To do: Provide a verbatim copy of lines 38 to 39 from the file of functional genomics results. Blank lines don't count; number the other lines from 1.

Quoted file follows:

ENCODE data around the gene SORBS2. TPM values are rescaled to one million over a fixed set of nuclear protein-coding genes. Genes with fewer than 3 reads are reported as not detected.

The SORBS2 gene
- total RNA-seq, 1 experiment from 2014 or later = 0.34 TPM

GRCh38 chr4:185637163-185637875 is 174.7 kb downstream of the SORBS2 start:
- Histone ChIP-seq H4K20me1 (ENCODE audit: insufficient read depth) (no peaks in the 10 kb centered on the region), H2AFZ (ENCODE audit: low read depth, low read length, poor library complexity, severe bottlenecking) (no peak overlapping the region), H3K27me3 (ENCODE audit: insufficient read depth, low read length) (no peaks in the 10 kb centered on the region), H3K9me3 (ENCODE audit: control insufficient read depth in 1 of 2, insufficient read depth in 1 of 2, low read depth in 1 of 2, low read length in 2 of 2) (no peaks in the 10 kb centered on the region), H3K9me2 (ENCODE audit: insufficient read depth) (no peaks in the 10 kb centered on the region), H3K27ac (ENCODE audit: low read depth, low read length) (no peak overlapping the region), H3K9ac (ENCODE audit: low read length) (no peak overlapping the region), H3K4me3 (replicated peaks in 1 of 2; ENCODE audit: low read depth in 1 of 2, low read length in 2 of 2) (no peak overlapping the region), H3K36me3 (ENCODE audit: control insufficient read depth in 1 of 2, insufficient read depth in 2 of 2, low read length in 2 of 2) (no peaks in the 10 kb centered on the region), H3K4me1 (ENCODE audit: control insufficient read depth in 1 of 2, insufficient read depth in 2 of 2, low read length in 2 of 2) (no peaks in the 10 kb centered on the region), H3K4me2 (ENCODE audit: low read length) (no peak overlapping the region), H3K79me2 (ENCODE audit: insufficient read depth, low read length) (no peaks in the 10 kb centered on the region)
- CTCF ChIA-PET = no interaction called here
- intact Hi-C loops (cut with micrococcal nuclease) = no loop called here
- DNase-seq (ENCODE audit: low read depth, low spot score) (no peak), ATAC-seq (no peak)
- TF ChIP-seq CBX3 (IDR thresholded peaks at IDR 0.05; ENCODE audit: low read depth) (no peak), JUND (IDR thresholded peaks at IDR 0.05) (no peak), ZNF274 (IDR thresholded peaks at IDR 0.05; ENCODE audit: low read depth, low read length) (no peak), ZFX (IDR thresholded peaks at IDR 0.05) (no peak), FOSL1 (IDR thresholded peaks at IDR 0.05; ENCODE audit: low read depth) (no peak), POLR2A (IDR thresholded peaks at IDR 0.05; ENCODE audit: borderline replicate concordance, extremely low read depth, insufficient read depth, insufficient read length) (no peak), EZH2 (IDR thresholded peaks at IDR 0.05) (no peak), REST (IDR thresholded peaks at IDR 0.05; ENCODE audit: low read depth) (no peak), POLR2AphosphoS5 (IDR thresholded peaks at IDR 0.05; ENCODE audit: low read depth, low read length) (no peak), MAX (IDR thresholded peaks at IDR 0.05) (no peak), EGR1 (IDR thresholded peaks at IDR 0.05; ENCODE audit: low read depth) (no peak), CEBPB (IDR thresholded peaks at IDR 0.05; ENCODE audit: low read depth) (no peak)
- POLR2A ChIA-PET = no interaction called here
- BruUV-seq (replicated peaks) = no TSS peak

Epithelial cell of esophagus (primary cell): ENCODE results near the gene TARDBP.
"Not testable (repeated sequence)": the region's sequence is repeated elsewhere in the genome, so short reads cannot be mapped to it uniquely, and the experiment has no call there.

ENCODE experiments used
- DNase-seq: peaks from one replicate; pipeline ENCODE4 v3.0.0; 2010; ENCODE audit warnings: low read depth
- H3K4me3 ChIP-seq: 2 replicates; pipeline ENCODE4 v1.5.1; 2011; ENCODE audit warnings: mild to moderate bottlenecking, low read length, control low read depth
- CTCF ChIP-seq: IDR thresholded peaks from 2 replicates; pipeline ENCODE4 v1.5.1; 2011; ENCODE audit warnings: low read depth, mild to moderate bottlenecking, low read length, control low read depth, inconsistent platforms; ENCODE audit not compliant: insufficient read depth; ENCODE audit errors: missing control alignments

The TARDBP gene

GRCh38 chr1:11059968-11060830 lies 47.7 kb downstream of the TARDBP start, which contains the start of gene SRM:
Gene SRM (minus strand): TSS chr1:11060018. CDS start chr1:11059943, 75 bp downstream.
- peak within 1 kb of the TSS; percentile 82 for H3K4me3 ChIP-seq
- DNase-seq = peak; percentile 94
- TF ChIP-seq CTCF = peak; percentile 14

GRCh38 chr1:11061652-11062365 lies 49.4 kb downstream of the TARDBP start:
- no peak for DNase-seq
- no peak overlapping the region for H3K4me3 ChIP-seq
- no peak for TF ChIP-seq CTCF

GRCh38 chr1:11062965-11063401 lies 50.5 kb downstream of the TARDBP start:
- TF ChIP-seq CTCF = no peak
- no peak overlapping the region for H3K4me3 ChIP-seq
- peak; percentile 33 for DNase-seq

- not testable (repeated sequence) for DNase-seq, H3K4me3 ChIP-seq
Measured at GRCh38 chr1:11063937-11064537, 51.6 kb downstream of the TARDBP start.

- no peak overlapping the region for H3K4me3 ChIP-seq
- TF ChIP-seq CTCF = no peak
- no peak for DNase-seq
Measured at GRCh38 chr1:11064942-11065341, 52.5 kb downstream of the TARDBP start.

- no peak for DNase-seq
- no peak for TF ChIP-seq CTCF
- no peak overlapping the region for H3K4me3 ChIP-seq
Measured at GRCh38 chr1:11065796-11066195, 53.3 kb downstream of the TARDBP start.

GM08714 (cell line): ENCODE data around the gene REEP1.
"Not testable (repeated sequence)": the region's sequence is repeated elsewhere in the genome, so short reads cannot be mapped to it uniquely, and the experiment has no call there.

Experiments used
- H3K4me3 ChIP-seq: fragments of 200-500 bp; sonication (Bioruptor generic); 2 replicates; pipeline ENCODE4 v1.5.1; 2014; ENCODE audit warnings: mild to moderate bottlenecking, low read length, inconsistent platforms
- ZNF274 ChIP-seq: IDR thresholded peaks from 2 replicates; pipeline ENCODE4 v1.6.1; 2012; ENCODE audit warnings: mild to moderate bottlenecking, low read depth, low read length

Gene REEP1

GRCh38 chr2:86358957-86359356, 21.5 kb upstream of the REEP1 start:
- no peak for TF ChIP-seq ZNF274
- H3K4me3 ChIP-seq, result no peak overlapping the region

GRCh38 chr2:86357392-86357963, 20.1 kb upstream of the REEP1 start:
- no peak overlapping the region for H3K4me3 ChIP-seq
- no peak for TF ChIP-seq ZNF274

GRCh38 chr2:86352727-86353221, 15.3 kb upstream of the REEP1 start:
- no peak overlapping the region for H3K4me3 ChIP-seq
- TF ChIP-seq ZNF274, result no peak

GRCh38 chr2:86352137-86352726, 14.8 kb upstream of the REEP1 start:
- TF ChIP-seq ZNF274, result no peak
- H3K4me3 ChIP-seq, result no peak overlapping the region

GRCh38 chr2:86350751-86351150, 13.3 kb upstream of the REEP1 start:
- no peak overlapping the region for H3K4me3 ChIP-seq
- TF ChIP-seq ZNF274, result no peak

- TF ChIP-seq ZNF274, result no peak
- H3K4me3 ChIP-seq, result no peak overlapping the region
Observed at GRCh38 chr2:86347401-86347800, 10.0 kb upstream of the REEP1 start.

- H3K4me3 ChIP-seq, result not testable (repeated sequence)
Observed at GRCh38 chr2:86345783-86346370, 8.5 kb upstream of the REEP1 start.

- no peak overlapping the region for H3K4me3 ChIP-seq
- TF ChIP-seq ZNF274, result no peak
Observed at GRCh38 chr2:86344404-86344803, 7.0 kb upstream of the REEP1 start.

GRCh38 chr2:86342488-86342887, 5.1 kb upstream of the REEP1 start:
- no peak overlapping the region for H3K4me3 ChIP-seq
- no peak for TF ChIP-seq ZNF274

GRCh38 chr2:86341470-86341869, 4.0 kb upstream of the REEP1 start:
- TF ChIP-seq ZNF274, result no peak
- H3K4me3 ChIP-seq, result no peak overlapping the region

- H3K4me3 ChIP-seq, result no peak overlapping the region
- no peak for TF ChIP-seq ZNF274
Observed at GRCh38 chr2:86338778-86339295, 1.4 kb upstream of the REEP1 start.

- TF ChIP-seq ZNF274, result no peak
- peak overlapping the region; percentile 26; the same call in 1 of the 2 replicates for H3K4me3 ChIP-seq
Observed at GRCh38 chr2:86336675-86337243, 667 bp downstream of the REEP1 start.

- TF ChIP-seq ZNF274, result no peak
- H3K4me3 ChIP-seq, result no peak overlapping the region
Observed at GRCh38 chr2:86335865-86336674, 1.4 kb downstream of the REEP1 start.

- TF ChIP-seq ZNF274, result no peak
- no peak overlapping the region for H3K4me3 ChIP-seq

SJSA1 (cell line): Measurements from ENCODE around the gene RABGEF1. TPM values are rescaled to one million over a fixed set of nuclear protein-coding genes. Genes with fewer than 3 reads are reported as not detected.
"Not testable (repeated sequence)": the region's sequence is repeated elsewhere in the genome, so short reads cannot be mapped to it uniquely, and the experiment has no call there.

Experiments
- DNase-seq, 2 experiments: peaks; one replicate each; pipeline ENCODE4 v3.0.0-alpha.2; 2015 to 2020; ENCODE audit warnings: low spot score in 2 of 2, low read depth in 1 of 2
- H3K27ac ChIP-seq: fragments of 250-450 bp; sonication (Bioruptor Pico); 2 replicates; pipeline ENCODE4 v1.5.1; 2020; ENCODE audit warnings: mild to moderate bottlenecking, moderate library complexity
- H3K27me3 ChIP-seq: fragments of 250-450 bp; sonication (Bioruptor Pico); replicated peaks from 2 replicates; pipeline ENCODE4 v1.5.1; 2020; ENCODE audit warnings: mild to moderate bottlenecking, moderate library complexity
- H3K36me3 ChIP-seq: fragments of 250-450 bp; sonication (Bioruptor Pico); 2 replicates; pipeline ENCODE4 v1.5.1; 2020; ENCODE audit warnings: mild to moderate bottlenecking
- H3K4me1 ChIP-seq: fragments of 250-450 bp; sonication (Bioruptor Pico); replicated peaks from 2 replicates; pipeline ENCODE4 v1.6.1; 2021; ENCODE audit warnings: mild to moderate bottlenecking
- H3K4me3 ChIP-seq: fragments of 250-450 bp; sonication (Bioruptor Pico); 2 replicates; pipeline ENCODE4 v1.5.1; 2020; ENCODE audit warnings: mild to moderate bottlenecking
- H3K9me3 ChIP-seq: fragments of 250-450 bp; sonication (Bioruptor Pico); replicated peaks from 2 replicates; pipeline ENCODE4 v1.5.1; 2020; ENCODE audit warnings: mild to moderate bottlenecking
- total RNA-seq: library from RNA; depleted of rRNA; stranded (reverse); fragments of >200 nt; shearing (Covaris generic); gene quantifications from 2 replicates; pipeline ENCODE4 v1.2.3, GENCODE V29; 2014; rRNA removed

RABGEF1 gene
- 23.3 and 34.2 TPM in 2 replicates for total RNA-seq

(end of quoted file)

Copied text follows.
- no peak for DNase-seq
- no peak for TF ChIP-seq CTCF